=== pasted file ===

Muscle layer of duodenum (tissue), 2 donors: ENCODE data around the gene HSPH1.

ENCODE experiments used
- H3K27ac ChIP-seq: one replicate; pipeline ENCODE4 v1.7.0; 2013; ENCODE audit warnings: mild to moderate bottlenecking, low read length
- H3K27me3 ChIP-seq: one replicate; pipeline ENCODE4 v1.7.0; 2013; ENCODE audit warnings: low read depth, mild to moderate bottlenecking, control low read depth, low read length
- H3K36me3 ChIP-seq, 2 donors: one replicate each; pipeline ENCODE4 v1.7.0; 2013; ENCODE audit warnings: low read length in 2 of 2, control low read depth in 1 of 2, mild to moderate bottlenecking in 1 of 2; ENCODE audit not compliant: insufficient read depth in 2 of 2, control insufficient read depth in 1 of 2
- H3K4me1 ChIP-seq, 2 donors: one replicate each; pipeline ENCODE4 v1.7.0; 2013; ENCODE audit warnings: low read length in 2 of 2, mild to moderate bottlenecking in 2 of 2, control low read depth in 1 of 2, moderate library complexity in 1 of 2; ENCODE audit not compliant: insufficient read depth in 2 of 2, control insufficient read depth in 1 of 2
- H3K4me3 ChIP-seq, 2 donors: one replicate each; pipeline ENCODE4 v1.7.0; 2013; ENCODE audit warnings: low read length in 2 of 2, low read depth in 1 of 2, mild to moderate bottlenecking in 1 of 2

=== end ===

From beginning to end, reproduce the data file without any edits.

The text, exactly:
Muscle layer of duodenum (tissue), 2 donors: ENCODE data around the gene HSPH1.

ENCODE experiments used
- H3K27ac ChIP-seq: one replicate; pipeline ENCODE4 v1.7.0; 2013; ENCODE audit warnings: mild to moderate bottlenecking, low read length
- H3K27me3 ChIP-seq: one replicate; pipeline ENCODE4 v1.7.0; 2013; ENCODE audit warnings: low read depth, mild to moderate bottlenecking, control low read depth, low read length
- H3K36me3 ChIP-seq, 2 donors: one replicate each; pipeline ENCODE4 v1.7.0; 2013; ENCODE audit warnings: low read length in 2 of 2, control low read depth in 1 of 2, mild to moderate bottlenecking in 1 of 2; ENCODE audit not compliant: insufficient read depth in 2 of 2, control insufficient read depth in 1 of 2
- H3K4me1 ChIP-seq, 2 donors: one replicate each; pipeline ENCODE4 v1.7.0; 2013; ENCODE audit warnings: low read length in 2 of 2, mild to moderate bottlenecking in 2 of 2, control low read depth in 1 of 2, moderate library complexity in 1 of 2; ENCODE audit not compliant: insufficient read depth in 2 of 2, control insufficient read depth in 1 of 2
- H3K4me3 ChIP-seq, 2 donors: one replicate each; pipeline ENCODE4 v1.7.0; 2013; ENCODE audit warnings: low read length in 2 of 2, low read depth in 1 of 2, mild to moderate bottlenecking in 1 of 2